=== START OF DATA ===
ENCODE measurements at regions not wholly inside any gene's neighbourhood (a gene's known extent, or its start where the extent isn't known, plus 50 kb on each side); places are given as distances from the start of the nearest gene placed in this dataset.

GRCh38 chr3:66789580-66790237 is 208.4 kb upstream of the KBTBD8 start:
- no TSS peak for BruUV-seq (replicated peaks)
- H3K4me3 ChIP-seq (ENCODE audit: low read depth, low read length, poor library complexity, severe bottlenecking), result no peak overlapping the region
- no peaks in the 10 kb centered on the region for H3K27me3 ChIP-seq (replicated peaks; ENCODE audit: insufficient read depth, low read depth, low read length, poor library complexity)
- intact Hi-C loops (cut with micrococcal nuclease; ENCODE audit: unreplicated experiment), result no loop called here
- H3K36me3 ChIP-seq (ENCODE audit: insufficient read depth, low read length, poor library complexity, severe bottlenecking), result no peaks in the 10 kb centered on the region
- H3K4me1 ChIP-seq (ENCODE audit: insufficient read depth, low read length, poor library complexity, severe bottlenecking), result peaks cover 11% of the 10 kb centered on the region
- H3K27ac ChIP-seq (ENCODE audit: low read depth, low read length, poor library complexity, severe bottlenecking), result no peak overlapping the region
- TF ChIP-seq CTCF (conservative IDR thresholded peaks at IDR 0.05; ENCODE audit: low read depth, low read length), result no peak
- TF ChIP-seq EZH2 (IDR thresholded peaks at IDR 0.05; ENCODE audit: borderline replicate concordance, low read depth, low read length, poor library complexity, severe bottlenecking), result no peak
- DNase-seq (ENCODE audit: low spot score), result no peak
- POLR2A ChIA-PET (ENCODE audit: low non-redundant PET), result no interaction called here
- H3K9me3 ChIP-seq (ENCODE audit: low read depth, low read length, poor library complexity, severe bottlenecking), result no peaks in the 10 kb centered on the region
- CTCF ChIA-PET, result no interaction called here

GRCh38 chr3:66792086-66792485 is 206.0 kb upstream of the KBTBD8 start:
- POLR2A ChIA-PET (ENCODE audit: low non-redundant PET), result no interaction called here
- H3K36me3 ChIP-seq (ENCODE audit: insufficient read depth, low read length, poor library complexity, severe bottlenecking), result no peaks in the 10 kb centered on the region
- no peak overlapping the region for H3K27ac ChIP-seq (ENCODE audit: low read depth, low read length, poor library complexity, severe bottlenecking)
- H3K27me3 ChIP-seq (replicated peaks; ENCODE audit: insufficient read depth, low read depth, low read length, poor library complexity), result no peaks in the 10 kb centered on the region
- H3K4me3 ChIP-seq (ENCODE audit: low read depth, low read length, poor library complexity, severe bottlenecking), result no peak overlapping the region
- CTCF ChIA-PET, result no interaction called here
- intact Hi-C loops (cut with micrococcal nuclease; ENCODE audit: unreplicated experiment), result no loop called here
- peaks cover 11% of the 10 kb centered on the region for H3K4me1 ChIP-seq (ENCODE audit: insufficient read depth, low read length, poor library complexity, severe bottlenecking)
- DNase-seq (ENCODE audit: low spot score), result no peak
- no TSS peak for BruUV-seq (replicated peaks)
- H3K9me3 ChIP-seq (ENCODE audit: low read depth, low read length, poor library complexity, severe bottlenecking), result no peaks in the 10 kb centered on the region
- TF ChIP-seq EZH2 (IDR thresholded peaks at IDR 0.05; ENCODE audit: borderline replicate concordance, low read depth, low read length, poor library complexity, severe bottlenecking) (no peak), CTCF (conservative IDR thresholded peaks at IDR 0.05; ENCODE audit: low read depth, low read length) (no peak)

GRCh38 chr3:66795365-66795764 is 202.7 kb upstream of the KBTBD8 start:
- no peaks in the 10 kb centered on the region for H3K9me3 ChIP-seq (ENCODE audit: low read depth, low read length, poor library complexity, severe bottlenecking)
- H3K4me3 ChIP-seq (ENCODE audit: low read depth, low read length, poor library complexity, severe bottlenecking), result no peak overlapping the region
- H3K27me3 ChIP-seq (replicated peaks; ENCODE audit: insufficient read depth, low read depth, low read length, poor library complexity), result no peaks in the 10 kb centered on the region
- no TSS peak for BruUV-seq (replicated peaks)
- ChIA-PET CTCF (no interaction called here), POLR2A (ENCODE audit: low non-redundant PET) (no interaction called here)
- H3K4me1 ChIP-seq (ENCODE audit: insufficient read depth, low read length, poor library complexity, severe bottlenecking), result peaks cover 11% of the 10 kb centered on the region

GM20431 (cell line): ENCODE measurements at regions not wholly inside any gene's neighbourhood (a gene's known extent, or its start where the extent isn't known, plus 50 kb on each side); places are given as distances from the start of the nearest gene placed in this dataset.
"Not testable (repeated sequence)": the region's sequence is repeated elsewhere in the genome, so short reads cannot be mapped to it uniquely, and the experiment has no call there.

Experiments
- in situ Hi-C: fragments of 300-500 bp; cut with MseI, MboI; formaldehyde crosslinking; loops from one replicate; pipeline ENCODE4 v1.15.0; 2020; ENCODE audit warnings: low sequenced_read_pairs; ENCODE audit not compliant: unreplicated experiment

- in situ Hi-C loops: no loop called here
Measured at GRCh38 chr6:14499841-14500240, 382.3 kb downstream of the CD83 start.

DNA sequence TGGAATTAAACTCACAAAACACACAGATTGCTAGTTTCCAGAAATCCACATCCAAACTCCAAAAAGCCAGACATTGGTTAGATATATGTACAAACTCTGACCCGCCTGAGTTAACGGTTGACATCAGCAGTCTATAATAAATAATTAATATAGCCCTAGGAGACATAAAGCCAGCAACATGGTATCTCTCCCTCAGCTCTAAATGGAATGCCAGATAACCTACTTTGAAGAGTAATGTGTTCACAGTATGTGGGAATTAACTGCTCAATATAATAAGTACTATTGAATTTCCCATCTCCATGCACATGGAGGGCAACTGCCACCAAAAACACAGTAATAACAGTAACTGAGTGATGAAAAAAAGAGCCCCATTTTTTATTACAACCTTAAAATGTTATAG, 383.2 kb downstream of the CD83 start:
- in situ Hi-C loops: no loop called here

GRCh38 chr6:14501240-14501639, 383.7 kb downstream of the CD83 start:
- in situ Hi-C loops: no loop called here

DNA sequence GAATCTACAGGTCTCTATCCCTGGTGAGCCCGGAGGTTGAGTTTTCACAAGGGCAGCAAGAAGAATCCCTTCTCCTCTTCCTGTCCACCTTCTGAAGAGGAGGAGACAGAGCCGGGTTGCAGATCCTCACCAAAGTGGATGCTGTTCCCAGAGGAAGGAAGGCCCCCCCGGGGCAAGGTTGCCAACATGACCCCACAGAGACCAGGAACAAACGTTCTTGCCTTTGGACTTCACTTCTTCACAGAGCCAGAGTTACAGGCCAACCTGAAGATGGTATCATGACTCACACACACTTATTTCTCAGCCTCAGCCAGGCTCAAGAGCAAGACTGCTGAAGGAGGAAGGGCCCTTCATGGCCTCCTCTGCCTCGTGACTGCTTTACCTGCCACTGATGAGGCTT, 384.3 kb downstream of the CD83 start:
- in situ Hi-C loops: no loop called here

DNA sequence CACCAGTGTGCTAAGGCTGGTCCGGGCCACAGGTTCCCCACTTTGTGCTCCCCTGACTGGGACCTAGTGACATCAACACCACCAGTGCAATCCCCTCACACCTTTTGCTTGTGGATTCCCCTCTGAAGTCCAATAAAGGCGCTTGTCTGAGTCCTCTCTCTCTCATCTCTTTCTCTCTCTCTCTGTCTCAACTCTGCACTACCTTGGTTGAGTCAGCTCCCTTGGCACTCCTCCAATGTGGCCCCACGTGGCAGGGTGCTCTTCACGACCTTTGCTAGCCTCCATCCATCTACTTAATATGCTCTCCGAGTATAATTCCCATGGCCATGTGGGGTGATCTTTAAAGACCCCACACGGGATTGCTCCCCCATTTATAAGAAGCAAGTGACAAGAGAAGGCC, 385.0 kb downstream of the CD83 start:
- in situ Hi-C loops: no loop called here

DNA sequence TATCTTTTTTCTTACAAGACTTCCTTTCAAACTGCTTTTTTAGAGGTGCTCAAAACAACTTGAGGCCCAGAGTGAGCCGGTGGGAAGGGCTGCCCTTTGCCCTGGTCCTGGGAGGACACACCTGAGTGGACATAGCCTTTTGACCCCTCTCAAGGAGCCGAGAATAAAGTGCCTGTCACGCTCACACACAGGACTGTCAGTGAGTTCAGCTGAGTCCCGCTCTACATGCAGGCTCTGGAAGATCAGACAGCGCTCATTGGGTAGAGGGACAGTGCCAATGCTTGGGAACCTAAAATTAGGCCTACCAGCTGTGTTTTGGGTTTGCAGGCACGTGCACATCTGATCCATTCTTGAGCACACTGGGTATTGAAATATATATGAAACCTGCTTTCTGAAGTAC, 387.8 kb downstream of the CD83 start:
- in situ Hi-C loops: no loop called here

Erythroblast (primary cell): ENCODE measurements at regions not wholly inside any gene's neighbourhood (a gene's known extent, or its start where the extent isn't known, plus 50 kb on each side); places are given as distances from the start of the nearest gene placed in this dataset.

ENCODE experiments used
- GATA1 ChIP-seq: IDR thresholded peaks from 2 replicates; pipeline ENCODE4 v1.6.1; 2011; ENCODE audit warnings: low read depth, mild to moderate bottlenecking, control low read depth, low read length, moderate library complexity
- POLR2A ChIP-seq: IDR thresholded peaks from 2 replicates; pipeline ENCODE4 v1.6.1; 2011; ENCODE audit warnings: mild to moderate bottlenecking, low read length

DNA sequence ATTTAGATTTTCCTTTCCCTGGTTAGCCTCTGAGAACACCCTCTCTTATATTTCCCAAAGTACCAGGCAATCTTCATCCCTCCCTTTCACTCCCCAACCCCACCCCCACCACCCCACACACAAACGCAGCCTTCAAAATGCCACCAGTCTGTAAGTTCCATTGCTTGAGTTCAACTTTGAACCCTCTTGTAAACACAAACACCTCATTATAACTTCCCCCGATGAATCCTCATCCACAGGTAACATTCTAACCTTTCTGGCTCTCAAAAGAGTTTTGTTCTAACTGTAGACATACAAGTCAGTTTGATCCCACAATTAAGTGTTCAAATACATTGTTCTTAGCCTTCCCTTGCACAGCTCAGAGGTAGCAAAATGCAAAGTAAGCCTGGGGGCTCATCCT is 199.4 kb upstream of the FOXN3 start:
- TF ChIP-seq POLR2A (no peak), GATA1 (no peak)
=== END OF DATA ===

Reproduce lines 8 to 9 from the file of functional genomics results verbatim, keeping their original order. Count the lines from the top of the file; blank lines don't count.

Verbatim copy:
- H3K4me1 ChIP-seq (ENCODE audit: insufficient read depth, low read length, poor library complexity, severe bottlenecking), result peaks cover 11% of the 10 kb centered on the region
- H3K27ac ChIP-seq (ENCODE audit: low read depth, low read length, poor library complexity, severe bottlenecking), result no peak overlapping the region